Speaking of AI issues, at times it felt as though the enemy units were using ‘cheat AI’ tactics. My infantry would be behind cover and taking damage apparently THROUGH the cover, and while my armor units had to go through typical move-load-aim-shoot cycles, the enemy seemed to just move-load-shoot, resulting in a much larger damage ratio in the enemy’s favor. Since this happened on both sides of my campaign, I cannot attribute it to accurate detailing of fire rates of the armor units.

Order of War‘s subtitle could be ‘Strength in Numbers’, as you always seem to have a constant stream of reinforcements at your disposal. Even if the AI makes it so your troops wait to die and enemies have an unfair advantage, you will always find a way to win through sheer numbers. And since the combat maps tend to be small relative to the number of units, the option to simply herd mass quantities of troops towards your enemies quite often gives you an easy victory. So what does this teach you about strategy? It teaches you that you would have been better off buying a better RTS!

Multiplayer options are solid but skimpy. You get decent Deathmatch and Skirmish options, but only six maps. Each map provides two-or four-player modes, and are well designed and offer a nice challenge that allows you to circumvent the AI-related issues.

But sadly, the multiplayer is another case of ‘too little too late’ for Order of War. Also, while the $40 price tag is enticing, the bottom line is that there are much better strategy games available and many recent ones are available at bargain prices (such as Company of Heroes, which was recently on the Direct2Drive $5 sale). My internal ‘value proposition meter’ tells me that Order of War is worth no more than $20, and that is if you are a RTS junkie who has wrung the value from Company of Heroes and other strategy games and simply needs a new game to play. All others can simply let this one pass and feel no remorse. This is not the RTS you are looking for. Move along. Just move along.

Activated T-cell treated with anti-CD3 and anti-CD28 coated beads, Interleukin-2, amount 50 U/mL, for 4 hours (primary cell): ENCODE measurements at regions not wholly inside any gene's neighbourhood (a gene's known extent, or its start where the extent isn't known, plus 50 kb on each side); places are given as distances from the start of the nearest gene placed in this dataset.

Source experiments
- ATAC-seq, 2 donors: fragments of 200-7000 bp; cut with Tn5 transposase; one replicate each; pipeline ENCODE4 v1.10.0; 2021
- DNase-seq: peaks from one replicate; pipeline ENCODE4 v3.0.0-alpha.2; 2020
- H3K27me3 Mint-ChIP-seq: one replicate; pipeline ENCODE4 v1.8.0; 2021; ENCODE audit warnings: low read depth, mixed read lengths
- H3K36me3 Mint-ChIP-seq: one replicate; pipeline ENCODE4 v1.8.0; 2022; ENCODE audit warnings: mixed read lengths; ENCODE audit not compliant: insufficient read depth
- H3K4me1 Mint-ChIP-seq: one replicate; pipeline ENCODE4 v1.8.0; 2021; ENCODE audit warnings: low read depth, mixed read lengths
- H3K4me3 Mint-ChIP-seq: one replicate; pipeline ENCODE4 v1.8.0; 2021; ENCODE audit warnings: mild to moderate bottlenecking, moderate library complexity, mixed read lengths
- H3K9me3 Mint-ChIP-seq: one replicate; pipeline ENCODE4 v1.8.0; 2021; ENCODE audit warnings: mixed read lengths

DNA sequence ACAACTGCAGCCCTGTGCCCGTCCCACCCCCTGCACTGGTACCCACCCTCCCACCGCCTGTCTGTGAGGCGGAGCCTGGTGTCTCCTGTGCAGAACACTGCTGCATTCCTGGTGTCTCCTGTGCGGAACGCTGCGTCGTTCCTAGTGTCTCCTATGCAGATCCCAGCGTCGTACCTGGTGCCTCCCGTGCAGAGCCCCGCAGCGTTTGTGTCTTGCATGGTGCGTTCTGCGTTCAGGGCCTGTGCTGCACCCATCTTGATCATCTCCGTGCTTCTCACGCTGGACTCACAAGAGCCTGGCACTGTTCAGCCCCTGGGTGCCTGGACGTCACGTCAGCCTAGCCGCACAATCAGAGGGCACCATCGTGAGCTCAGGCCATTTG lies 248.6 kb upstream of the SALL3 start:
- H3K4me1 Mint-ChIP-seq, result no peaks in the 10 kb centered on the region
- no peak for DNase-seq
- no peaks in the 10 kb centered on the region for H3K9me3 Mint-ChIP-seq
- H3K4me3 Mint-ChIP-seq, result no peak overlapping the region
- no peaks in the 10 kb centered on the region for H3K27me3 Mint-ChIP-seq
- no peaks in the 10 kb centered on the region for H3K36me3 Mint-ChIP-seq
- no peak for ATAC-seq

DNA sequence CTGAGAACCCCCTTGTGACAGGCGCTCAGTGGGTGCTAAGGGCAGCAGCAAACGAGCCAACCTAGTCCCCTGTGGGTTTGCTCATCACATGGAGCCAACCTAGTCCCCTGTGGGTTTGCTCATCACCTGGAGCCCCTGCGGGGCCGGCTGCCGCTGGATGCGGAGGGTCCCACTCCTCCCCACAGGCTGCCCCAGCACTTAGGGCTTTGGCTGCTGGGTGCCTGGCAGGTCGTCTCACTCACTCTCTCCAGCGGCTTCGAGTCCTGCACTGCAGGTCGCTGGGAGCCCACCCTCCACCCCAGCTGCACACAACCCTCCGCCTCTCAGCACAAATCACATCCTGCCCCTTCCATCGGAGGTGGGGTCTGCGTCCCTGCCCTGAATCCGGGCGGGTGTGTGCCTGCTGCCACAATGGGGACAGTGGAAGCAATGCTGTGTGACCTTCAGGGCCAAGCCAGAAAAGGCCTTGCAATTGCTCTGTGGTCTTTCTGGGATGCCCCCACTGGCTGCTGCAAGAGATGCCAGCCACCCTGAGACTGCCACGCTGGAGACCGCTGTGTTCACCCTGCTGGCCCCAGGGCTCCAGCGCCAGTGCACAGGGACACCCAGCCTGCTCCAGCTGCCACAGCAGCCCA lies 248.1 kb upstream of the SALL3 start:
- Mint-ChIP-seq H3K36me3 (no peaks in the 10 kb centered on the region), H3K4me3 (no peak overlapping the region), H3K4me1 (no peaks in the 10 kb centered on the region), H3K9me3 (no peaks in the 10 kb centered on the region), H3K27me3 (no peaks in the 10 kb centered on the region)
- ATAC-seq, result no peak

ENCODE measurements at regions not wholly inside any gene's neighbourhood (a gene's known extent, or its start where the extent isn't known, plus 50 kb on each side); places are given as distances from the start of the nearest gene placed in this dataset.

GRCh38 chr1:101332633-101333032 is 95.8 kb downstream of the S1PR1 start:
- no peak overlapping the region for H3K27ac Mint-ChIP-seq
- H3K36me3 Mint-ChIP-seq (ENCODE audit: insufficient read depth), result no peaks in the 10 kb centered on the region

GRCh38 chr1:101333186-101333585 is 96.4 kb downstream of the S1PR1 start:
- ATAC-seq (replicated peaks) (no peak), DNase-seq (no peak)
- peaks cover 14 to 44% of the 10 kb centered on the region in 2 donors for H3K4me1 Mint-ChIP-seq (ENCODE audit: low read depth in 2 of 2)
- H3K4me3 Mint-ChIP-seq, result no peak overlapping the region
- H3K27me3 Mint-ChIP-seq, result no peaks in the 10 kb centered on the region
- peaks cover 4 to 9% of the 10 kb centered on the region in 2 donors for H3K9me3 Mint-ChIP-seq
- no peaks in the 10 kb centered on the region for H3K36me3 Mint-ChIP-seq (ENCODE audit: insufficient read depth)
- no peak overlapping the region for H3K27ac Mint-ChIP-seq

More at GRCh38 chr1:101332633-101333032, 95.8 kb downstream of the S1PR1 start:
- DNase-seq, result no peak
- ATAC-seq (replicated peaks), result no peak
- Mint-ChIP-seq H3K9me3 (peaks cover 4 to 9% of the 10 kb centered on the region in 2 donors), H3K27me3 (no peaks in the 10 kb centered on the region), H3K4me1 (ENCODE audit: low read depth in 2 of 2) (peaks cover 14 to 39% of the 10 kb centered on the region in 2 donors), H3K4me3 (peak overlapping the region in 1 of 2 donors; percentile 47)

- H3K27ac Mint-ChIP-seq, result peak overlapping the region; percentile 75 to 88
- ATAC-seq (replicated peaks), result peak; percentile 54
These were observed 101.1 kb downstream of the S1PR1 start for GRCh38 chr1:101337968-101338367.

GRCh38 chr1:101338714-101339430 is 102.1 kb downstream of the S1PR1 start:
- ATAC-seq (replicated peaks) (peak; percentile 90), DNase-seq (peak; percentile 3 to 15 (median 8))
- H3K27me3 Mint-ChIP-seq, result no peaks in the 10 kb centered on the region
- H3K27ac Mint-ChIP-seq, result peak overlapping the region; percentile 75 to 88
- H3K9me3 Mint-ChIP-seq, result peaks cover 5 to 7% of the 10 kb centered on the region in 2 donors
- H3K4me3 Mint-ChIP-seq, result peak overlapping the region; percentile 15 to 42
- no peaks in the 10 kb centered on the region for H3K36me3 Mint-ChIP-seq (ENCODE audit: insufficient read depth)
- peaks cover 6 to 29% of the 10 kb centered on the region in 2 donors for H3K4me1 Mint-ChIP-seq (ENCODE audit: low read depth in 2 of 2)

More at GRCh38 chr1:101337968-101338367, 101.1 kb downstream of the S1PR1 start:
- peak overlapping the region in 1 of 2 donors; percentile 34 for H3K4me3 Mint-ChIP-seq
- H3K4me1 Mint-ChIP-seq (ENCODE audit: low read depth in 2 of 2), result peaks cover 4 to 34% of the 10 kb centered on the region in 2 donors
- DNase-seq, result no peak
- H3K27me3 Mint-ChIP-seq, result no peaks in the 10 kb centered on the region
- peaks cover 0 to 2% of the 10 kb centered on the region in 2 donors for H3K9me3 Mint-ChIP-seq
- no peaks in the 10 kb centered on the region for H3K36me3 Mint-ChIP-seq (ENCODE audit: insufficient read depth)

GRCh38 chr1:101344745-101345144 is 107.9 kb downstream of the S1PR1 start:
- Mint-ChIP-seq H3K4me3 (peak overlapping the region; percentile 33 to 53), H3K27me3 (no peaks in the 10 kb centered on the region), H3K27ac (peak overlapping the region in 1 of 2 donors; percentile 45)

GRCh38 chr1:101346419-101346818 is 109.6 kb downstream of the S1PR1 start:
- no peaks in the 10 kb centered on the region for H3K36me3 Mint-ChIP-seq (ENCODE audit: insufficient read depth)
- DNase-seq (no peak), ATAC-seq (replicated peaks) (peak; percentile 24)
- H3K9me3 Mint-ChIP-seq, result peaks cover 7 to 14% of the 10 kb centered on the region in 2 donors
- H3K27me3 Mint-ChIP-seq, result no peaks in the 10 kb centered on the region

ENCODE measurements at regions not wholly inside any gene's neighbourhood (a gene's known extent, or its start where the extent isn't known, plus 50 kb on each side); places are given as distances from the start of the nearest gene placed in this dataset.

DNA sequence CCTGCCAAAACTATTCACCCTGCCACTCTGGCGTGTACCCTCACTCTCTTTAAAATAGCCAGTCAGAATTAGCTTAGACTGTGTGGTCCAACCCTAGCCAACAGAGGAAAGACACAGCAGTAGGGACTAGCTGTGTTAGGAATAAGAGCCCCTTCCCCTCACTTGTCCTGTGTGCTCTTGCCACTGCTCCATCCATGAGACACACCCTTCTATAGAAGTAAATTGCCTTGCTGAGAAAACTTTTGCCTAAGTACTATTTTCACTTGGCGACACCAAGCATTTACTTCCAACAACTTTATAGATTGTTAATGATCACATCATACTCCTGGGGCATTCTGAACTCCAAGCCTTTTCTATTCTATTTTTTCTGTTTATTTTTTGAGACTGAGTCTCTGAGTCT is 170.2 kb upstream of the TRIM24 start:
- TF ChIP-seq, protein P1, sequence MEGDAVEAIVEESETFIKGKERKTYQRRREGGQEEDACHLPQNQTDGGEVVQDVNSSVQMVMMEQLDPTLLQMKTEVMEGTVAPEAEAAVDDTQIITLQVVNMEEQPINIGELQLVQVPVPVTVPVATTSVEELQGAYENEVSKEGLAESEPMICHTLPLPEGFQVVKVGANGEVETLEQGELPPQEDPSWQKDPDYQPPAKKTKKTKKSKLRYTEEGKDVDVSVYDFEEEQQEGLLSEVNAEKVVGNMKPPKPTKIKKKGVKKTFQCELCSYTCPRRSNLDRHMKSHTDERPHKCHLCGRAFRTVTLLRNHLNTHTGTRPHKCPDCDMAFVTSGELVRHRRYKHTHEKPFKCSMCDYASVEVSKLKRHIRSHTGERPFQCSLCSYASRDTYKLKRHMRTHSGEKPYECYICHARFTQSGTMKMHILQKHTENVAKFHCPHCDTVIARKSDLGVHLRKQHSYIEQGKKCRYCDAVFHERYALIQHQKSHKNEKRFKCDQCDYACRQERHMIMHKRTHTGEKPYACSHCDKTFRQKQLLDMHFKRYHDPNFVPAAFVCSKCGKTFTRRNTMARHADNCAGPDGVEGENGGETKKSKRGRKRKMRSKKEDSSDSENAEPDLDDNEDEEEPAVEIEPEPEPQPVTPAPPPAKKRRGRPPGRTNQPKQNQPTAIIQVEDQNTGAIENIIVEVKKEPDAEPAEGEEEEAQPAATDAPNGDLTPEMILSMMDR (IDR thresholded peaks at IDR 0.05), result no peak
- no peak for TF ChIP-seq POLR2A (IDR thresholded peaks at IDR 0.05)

SkipIt.jpg

Pros:
+ Huge scope
+ Tons of units at your control
+ Easy to access cinematic camera to watch the action unfold

Cons:
– Terrible ally and enemy AI
– Maps are too small for amount of units
– Lousy voice acting, especially in German campaign

Game Info:
Platform: PC
Publisher: Square Enix
Developer: Wargaming.net
Release Date: 9/22/09
Genre: RTS/Wargame
ESRB Rating: Teen
Players: 1-4
Source: Review copy provided by publisher

About the Author

I have loved technology for as long as I can remember - and have been a computer gamer since the PDP-10! Mobile Technology has played a major role in my life - I have used an electronic companion since the HP95LX more than 20 years ago, and have been a 'Laptop First' person since my Compaq LTE Lite 3/20 and Powerbook 170 back in 1991! As an avid gamer and gadget-junkie I was constantly asked for my opinions on new technology, which led to writing small blurbs ... and eventually becoming a reviewer many years ago. My family is my biggest priority in life, and they alternate between loving and tolerating my gaming and gadget hobbies ... but ultimately benefits from the addition of technology to our lives!